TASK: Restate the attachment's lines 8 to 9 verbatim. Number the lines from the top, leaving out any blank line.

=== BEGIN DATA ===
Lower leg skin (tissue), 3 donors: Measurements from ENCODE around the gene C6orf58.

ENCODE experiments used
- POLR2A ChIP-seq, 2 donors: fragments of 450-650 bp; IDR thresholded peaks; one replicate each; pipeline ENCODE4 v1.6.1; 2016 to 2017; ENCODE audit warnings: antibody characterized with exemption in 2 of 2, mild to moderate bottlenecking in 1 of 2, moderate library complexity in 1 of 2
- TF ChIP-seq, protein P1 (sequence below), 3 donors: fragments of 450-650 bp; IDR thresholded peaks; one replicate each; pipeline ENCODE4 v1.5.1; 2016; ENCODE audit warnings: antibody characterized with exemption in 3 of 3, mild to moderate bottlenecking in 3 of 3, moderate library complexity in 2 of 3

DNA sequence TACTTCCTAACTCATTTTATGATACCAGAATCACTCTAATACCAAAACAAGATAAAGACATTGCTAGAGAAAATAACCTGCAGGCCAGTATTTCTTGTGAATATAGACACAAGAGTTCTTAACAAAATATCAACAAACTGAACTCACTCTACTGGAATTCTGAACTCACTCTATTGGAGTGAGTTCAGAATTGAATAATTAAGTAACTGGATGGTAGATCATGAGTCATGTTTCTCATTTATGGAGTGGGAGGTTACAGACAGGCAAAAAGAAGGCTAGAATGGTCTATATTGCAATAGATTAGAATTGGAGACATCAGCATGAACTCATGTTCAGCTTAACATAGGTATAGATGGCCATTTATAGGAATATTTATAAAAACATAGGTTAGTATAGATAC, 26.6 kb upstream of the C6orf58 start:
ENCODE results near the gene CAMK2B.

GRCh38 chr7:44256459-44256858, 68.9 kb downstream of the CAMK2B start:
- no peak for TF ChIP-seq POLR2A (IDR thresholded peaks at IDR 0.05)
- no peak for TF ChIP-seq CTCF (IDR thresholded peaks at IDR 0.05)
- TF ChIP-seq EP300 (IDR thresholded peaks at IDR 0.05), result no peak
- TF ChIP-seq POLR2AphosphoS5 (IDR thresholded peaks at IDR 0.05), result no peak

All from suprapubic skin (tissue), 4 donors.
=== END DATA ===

- no peak for TF ChIP-seq POLR2A (IDR thresholded peaks at IDR 0.05)
- no peak for TF ChIP-seq CTCF (IDR thresholded peaks at IDR 0.05)